It is said that you can have a cyclamen in flower every month of the year and January belongs to the diminutive Cyclamen coum.
The main flowering seasons for cyclamen are autumn and spring. The summer gap is filled with Cyclamen purpurascens and the rare C. colchicum and the winter is mainly left to Cyclamen coum. Some spring cyclamens can flower very early, including the closely related C. alpinum and a visit to the Davies Alpine House will reveal a few more species, flowering in the more protective environment under the glass.
But out in the open, Cyclamen coum is now flowering on the Rock Garden at Kew. Although we haven't yet had much freezing weather this winter, this plant is very resistant to frosts, which seem to have no effect on the flowers or leaves.
Frosted flowers of Cyclamen coum on the Rock Garden
The leaves of Cyclamen coum are rounded to heart-shaped and often have attractive silvery markings. The small flowers have short, wide petals that vary in colour from deep magenta to pale pink or white. C. coum has a wide range in the wild. It can be found from Bulgaria, across northern Turkey to the Caucasus Mountains and from south-east Turkey to northern Israel. Over this range there is some variation in leaf shape and patterning, and flower colour.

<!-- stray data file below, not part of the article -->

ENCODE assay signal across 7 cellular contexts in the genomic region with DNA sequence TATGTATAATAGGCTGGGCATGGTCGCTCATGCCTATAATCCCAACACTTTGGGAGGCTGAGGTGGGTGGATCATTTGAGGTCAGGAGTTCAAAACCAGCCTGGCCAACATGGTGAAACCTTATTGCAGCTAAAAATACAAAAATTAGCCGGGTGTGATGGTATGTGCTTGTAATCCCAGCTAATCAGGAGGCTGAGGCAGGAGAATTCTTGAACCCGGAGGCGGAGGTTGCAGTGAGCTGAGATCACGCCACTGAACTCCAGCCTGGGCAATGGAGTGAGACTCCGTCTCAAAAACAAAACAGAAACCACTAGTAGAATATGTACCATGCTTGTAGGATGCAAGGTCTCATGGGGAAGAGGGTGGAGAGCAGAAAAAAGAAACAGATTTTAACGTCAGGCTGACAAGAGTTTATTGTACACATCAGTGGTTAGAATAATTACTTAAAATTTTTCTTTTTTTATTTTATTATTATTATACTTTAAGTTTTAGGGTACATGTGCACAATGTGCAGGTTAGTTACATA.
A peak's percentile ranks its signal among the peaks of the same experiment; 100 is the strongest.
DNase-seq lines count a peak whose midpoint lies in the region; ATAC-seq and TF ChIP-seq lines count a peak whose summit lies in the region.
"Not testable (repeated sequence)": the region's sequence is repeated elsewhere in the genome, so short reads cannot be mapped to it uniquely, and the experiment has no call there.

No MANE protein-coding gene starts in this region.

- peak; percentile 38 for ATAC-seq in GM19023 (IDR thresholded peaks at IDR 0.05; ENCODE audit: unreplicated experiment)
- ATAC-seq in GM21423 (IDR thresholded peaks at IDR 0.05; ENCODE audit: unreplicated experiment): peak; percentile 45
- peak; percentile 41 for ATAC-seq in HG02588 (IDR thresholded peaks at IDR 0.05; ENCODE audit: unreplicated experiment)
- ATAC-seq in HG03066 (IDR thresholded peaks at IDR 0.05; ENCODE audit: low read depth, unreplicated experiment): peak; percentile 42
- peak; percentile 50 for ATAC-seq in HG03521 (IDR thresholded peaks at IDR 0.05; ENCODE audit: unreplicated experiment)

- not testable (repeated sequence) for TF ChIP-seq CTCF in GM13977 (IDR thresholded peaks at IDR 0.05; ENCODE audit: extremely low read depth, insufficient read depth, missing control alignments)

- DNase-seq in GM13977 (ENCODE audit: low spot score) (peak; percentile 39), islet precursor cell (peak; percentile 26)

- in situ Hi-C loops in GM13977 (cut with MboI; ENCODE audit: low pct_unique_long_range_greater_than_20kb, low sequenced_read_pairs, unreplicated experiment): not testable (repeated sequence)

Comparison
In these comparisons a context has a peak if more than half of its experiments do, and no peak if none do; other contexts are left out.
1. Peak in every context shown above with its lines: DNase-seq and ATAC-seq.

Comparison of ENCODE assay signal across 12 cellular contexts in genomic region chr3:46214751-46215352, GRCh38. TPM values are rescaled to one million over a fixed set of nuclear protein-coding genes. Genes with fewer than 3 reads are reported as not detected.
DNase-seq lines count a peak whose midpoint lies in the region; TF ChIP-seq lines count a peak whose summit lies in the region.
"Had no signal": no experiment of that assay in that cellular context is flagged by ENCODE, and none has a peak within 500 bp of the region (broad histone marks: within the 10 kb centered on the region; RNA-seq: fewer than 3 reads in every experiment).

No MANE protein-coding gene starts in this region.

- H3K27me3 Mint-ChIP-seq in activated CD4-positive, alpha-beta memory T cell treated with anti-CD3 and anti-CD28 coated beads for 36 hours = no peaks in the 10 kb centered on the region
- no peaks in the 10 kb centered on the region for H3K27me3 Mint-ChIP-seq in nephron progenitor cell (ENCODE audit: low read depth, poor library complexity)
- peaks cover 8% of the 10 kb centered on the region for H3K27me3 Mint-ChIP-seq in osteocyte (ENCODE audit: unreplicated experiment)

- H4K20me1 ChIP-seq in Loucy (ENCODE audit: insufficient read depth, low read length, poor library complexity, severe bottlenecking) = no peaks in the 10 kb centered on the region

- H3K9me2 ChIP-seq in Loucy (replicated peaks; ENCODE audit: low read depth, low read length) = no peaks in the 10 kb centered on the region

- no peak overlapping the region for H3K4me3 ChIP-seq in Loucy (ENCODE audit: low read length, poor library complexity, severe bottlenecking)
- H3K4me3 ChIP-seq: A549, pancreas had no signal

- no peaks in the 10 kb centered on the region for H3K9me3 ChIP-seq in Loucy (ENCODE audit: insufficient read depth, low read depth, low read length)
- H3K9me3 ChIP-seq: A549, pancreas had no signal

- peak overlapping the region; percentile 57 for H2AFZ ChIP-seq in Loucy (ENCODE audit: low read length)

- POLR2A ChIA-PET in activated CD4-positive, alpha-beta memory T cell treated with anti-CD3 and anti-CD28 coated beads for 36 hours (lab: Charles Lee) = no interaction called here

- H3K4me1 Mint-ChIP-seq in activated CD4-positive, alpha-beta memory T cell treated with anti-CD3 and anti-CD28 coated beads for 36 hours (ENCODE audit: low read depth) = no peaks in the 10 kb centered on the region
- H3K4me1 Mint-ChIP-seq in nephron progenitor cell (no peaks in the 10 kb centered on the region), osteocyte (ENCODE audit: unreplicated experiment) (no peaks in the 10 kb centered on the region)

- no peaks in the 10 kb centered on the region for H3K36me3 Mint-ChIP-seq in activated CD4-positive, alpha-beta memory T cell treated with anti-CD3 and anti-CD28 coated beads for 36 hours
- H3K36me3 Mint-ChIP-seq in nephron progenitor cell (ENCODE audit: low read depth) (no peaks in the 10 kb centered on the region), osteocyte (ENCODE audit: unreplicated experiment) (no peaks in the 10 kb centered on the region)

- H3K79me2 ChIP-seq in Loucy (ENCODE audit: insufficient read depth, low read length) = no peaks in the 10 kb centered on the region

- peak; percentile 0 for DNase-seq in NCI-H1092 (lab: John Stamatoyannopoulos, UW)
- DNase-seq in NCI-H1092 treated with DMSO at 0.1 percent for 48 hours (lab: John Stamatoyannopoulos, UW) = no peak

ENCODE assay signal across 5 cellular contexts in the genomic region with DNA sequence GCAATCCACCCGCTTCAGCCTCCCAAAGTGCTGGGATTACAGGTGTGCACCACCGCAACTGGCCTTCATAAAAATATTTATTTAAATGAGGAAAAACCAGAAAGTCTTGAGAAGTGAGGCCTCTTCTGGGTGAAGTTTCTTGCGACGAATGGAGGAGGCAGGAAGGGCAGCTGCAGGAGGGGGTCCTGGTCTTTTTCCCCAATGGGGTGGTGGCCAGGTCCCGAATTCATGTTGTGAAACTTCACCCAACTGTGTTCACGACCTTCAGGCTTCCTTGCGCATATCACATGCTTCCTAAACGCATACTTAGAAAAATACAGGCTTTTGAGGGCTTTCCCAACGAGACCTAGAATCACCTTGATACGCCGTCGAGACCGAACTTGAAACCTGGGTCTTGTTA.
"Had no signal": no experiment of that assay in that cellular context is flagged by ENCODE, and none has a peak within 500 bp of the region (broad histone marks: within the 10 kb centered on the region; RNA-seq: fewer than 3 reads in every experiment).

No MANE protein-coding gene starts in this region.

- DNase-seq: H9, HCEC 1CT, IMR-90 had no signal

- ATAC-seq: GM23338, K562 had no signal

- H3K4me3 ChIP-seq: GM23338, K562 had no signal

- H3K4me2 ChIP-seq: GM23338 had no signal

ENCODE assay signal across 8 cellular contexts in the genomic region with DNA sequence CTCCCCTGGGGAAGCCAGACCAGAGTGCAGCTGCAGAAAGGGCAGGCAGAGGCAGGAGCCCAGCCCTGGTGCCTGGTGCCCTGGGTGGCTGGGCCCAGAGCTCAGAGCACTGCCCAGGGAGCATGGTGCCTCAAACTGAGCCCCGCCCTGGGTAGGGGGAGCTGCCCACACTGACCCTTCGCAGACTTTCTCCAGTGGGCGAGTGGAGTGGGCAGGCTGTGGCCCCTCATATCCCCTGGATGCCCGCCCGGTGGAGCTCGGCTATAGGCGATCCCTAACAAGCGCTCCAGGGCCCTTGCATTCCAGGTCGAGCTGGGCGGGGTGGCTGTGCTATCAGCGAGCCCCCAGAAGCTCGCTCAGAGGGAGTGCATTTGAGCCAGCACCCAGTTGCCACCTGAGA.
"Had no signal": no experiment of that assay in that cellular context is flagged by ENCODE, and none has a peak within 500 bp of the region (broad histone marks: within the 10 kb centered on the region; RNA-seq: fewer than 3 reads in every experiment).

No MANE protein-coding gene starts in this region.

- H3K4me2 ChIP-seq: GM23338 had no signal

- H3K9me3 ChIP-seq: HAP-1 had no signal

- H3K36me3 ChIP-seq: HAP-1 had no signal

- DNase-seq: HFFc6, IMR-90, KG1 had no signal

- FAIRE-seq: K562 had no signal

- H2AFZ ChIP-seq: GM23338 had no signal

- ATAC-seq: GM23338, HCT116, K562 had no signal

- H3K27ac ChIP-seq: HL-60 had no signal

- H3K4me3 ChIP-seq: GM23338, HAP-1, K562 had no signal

Cyclamen coum covering a woodland floor in Georgia, near Tbilisi
In the wild C. coum grows in woodland, where it can create vast swathes of pink flowers. It can also be found on rocky ledges or on the sides of gorges, in gullies and along field margins.
Clinging to a rocky gorge wall in south-west Georgia
It can sometimes be seen growing naturally with snowdrops, a combination that also looks great in the garden.
Cyclamen coum and the snowdrop Galanthus woronowii in the wild
Cyclamen coum is easily grown in the garden, in sun or partial shade. The soil should be well-drained but not too dry in summer, when it is dormant. In the wild it often grows in areas where the annual rainfall is very high, such as north-east Turkey and western Georgia. It will seed around itself to form large colonies over time, making a beautiful sight in the winter months.
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